At an hour when many people were asleep Friday night, Assemblyman Richard Katz (D-Sepulveda) was standing in a legislative conference room at the Capitol with a freeway sound wall uppermost in his mind.
Katz, one of several San Fernando Valley legislators scrambling to save their favorite bills as the Legislature wound down its 1984-85 session, was like a mother bear with a cub. He was trying to protect $4.6 million earmarked for a wall for constituents in Sepulveda who practically live on top of the San Diego Freeway.
After countless negotiations with colleagues in hallways, in meetings and on the floor of the Assembly and Senate, Katz had the freeway project added late last week to a massive $375-million “Christmas tree” bill. The measure contained two dozen appropriations for local projects around the state, ranging from the preservation of a historic creosote bush in the Mojave Desert to studying an endangered songbird in San Diego.
The sound-wall money emerged unscathed from a hastily called Assembly-Senate conference committee held at 11 p.m. Friday. Much to the pleasure of Katz, chairman of the Assembly Transportation Committee, the bill containing the money was passed by the Legislature in the hectic early morning hours Saturday before lawmakers left town for the year.
The Valley-area delegation, however, did not win all of its battles for constituents this year.
In the view of Sen. Alan Robbins (D-Van Nuys), a senior member of the group, the legislative session was a “mixed year” for the Valley.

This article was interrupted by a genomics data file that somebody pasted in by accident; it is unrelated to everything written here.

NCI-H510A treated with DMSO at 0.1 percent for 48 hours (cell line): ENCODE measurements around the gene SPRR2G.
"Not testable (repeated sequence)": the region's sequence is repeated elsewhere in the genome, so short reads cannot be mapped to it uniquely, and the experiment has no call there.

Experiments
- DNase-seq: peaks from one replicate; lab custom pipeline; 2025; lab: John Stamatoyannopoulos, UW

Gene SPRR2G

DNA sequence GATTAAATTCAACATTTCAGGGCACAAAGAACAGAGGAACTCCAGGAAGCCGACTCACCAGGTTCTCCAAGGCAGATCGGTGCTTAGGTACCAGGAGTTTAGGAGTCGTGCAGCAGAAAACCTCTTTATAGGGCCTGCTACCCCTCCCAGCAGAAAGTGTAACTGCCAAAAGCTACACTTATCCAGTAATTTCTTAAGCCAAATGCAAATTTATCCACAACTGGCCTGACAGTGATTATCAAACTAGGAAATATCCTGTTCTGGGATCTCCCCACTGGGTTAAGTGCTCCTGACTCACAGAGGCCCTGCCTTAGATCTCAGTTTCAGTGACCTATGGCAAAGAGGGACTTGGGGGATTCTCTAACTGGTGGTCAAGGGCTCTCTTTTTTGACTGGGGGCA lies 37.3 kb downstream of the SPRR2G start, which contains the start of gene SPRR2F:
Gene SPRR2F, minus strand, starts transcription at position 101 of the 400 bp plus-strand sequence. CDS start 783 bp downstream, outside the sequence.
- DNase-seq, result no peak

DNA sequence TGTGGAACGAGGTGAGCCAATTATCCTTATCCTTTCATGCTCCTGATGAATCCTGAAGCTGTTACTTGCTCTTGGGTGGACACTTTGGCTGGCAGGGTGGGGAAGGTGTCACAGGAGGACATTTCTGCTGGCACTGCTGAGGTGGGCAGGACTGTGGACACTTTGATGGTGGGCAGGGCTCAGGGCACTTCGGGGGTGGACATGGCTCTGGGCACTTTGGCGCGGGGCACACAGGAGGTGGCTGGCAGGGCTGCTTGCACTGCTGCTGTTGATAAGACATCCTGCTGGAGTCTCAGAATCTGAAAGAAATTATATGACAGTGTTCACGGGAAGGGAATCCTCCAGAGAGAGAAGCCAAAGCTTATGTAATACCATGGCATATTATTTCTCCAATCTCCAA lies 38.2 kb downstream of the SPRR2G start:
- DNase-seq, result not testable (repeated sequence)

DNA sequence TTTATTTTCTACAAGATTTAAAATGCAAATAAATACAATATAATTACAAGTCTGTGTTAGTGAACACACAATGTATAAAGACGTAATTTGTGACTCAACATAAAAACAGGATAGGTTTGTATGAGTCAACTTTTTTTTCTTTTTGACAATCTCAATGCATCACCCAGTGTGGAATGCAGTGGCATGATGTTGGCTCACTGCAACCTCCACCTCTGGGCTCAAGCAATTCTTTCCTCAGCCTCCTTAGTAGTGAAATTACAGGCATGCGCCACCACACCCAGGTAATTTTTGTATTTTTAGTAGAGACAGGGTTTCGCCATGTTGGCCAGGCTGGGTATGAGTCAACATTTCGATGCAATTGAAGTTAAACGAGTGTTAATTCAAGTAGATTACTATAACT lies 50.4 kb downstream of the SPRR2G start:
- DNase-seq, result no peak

It was a good year for Valley lawmakers sponsoring legislation affecting wild animals, nature lovers and “rock houses.”
It was a bad year for health-care advocates who oppose a Medi-Cal pilot project scheduled to start next year in the Valley and parents who have never given up hope that the Valley could one day have its own school district.
And it was a so-so year for supporters of a proposed Indian museum in Encino.
A review of legislation indicates that lawmakers introduced only a modest number of bills focused solely on the Valley.
The legislators noted, however, that constituent bills only represent one aspect of their work in Sacramento. Carrying bills of statewide importance and helping to block bills that might hurt the Valley or the region is another part of their jobs, the lawmakers say.
Sen. Ed Davis (R-Valencia) said he sponsors district bills when necessary, but added: “I don’t look for what kind of spectacular bill I could introduce to really impress my constituents. . . . I don’t think it’s a good way to operate.”
Occasionally, however, a constituent’s concern has resulted in legislation with far-reaching impact.
This year, for example, M. A. Strandwall, a teacher from Tarzana, jotted down expired license-plate numbers on her way to work one day and sent the list to Assemblyman Gray Davis (D-Los Angeles), who represents parts of the Valley. The assemblyman, in turn, sponsored a bill creating an amnesty program for unregistered vehicles that could generate an estimated $17 million next year. The bill is on the governor’s desk.